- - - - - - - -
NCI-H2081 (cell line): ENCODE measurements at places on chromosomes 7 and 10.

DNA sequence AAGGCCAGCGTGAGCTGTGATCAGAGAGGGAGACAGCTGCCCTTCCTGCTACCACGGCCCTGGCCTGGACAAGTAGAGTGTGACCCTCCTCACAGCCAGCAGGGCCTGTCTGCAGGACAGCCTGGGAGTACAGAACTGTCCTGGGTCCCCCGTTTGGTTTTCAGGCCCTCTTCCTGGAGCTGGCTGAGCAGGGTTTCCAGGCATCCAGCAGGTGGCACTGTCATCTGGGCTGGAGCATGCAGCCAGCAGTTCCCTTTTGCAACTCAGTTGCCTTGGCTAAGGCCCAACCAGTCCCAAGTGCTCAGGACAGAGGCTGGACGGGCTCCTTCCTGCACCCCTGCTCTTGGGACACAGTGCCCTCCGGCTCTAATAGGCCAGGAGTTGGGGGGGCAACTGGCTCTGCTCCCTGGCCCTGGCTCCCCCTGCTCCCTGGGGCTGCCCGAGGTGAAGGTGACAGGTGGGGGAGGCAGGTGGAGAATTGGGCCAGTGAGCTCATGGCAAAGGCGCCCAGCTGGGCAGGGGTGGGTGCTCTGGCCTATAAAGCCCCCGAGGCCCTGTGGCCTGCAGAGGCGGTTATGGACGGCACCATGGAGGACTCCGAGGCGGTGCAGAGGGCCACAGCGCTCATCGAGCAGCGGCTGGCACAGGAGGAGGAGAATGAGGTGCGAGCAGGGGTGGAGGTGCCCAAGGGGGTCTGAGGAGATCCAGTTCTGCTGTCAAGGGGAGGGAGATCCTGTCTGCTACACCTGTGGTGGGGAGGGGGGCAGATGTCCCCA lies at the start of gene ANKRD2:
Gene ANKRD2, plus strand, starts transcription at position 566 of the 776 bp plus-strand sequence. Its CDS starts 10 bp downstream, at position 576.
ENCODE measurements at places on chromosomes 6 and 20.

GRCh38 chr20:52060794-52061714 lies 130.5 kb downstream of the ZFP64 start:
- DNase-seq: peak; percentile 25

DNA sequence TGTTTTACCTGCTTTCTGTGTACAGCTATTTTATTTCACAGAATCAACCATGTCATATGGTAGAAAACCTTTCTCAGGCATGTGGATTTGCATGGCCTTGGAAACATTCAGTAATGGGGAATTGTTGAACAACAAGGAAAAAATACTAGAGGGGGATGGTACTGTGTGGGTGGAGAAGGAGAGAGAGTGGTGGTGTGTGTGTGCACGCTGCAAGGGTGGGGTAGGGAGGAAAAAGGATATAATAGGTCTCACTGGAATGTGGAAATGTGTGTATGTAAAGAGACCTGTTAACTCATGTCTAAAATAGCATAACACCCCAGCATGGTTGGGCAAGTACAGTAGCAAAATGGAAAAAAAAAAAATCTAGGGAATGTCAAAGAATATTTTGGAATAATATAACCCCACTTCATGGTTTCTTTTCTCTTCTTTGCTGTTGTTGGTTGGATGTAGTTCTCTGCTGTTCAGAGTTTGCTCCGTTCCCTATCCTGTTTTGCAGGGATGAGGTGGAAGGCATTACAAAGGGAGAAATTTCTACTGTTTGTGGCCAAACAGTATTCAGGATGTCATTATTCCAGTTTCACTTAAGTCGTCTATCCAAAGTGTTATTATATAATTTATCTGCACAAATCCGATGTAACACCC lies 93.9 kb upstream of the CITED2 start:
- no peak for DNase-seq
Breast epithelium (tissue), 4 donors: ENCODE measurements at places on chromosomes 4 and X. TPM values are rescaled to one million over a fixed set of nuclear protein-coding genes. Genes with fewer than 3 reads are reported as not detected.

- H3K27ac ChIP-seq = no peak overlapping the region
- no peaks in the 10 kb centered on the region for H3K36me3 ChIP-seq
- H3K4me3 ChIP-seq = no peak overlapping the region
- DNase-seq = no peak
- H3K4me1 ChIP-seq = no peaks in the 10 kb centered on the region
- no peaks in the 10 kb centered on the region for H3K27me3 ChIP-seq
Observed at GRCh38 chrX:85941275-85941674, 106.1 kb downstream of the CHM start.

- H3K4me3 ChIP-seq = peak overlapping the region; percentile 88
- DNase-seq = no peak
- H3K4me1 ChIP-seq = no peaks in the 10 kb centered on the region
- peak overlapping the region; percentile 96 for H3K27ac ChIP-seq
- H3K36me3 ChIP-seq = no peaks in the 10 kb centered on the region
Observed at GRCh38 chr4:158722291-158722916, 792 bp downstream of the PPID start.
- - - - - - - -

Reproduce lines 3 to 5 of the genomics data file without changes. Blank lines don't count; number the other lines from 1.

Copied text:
Gene ANKRD2, plus strand, starts transcription at position 566 of the 776 bp plus-strand sequence. Its CDS starts 10 bp downstream, at position 576.
ENCODE measurements at places on chromosomes 6 and 20.

GRCh38 chr20:52060794-52061714 lies 130.5 kb downstream of the ZFP64 start: